Citrus fruits (oranges, lemons, grapefruits and limes) are full of vitamin C which strengthens the immune system and helps in wound healing.
Apple and banana help to increase the energy level in the body and help remain healthy.
Berries are very important source of antioxidants and vitamins – protecting from several diseases and infections.

Legumes
Legumes (beans, peas, lentils, peanuts, kidney beans, alfalfa and black beans) are also recommended during breastfeeding – especially dark colored beans such as kidney beans which are high in iron and protein. It is recommended to have legumes twice a week.

Whole grains
Whole grains (brown rice, wheat, corn, barley, millet, granary bread and oats) provide key nutrients including B vitamins, proteins, fiber, iron and some other minerals – they keep energy levels maintained throughout the day, promote healthy digestive system and support grow and development of baby.

Proteins
Proteins are also important component during breastfeeding – animal proteins (dairy products, eggs, meat and fish) and plant proteins (lentils, beans, soybeans). Proteins are crucial for baby grow, development and strengthening of baby’s bones and muscles.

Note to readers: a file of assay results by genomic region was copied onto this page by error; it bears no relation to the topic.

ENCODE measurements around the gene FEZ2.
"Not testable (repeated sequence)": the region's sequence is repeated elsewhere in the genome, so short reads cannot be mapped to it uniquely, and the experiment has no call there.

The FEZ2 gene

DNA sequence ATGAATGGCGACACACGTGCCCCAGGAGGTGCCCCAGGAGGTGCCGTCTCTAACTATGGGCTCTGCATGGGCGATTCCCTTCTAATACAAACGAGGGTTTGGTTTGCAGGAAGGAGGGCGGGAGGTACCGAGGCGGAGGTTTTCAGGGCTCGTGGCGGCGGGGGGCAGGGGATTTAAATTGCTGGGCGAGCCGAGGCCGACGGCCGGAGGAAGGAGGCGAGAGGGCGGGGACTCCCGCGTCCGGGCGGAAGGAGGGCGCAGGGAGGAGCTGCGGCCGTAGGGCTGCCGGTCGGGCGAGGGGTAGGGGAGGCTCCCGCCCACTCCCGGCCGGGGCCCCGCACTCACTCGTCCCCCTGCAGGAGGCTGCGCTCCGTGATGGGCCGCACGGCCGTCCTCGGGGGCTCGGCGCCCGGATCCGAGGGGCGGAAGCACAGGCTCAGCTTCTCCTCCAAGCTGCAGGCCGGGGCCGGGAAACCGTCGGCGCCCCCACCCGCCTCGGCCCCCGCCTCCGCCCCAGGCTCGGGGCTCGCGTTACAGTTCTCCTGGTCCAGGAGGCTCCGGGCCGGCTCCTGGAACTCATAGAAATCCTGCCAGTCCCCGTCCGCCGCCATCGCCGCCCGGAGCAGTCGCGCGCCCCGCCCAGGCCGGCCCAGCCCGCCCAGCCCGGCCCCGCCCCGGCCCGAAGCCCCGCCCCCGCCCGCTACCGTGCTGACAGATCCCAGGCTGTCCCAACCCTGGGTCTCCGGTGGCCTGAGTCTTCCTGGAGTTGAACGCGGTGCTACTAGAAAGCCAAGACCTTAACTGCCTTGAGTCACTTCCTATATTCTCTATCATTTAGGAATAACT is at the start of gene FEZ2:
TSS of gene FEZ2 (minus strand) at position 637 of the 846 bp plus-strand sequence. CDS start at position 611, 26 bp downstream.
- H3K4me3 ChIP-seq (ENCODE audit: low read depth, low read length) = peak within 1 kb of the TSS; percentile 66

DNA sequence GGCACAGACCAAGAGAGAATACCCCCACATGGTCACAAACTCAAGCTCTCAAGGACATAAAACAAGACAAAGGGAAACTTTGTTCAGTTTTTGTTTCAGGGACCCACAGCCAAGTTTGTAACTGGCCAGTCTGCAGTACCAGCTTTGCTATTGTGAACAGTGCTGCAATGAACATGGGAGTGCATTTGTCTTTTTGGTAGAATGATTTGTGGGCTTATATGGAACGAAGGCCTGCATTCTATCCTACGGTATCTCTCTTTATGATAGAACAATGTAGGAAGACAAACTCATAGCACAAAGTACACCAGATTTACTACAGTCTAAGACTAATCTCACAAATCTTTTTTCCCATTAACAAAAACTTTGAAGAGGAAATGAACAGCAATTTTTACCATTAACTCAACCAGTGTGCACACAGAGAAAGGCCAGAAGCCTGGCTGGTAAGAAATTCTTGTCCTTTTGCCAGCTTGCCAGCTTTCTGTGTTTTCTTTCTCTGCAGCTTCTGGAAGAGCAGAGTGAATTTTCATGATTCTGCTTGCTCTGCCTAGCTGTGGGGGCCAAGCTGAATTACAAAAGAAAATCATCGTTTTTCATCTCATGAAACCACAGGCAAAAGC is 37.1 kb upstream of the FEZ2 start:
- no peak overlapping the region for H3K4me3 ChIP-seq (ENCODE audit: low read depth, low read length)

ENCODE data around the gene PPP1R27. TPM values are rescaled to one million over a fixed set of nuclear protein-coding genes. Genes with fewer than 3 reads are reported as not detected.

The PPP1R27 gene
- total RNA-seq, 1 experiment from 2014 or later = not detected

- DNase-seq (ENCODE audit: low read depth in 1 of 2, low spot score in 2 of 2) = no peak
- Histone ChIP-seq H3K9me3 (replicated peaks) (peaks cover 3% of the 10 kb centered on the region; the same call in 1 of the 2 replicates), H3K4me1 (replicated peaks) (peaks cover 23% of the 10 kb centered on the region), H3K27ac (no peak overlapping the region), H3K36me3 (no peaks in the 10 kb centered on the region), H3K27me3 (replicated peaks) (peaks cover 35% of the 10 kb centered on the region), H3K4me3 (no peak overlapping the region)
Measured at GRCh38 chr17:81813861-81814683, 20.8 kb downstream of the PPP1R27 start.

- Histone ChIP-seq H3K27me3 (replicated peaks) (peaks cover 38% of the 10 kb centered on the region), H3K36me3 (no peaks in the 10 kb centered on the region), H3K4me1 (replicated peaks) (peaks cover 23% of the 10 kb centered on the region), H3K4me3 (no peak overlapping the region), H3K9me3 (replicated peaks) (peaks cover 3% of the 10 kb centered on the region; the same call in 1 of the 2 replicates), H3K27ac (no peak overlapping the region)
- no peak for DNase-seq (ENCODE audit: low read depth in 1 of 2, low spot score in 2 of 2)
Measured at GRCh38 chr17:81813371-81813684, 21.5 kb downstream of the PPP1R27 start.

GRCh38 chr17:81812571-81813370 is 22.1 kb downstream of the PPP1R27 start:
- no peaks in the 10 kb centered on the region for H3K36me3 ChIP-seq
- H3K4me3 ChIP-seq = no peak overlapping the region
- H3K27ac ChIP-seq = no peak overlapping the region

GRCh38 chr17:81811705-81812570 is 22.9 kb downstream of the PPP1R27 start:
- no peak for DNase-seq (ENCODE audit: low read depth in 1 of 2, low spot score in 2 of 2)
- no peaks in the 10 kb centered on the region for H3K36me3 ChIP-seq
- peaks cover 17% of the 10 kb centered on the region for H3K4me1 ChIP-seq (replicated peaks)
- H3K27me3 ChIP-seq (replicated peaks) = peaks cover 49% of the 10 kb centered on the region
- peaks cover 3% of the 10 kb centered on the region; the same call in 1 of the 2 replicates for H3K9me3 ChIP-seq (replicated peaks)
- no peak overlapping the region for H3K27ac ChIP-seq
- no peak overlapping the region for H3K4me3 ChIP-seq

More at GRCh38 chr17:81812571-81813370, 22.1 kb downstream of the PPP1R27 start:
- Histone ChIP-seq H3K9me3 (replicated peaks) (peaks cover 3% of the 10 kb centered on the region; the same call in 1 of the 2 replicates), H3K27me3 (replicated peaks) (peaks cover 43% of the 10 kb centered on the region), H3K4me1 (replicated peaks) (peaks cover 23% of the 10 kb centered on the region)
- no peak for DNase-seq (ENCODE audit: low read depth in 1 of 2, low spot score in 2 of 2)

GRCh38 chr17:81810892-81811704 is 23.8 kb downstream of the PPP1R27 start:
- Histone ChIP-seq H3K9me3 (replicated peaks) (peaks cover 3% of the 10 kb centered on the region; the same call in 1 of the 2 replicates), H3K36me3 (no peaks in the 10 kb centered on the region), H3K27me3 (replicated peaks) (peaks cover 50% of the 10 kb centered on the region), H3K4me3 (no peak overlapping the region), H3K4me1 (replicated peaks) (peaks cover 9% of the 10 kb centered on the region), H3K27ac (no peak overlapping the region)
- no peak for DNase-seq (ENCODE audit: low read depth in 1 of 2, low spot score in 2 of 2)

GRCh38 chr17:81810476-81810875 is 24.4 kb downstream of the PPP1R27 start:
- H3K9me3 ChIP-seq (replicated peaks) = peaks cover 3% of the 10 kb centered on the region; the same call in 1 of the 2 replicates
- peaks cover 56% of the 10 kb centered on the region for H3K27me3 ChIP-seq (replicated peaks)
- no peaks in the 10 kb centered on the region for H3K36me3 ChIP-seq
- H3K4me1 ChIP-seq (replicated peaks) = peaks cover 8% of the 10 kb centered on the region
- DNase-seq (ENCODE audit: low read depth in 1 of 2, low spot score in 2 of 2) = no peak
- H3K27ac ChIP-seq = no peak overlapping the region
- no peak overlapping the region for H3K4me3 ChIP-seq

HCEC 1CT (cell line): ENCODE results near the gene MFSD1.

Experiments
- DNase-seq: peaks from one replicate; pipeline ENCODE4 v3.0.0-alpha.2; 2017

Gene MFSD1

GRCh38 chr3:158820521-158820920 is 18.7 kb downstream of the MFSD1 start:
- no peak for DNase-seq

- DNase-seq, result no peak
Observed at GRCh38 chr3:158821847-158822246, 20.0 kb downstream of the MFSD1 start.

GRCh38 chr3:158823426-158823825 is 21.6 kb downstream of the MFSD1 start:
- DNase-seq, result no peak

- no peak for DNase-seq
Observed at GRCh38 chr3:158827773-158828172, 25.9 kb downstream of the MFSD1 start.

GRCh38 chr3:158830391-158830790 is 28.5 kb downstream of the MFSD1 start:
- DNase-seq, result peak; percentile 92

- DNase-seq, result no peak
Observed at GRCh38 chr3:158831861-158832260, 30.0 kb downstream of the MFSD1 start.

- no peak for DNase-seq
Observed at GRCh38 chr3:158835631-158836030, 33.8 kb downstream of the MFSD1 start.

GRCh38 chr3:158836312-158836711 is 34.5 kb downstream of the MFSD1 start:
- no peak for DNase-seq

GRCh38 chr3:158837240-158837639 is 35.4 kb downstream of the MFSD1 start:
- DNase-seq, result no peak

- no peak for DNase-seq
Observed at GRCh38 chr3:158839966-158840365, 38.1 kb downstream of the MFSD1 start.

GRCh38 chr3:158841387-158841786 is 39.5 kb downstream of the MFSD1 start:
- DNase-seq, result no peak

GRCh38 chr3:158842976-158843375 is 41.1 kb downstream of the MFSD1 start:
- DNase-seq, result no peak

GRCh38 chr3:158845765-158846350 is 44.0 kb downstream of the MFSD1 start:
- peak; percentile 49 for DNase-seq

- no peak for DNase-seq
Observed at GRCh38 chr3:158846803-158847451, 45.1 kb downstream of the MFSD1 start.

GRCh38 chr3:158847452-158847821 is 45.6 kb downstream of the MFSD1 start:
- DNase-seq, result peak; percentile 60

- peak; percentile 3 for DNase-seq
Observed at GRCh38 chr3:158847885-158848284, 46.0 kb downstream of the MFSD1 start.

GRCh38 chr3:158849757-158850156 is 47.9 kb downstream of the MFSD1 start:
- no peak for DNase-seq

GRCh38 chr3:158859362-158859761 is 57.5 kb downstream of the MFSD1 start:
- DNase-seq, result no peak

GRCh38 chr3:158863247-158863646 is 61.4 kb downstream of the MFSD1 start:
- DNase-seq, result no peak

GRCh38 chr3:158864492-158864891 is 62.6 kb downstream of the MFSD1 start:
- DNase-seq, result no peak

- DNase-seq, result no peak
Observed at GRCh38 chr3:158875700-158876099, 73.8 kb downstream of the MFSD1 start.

Dairy products
Dairy products (milk, yogurt, cheese, etc.) are rich source of calcium and vitamins B and D. Calcium is required for your baby’s bone structure development and equally essential for the mothers well being. In cases of lactose intolerance, mothers can use soy milk.

Drinks
For normal lactation women need to be well hydrated by drinking juices, water, soups or milk. During breastfeeding body releases the hormone oxytocin which makes feeling thirsty. Lactating women only need to drink enough to satisfy their thirst. Female body is very good at regulating its reserves to keep your milk supply going.
Women easily can check if they are drinking enough by checking the color of urine. Pale-colored urine means getting plenty to drink; dark yellow or strongly smelling urine in healthy women could mean dehydration.
It is recommended to avoid lots of caffeinated drinks during breastfeeding – not more that 200mg of caffeine per day.
Breastfeeding women should avoid alcohol but sometimes the occasional limited drink is unlikely to harm you or your baby. It is safe to have not more than 1-2 units of alcohol once or twice a week.

1 unit is 10 ml of pure alcohol

1 small glass of wine (125ml) is 2 units

1 small bottle of alcopop/soda pop (250-300ml) is 2 units

In general, the amount of alcohol in your blood usually peaks after 30-90 minutes after you had the drink. So, if you are planning party with alcoholic drink, it would be recommended to feed your baby before having the drink and after 2-3 hours (time for next breastfeeding) the level of alcohol in your blood would be low enough not to affect your baby.

Breastfeeding diet – what to avoid

  • High fat foods (fast food, rich desserts, chips);
  • Sugary foods (not fresh juices, soft drinks, cakes, sweet biscuits);
  • Alcohol;
  • High doses of caffeine;
  • Strong spices.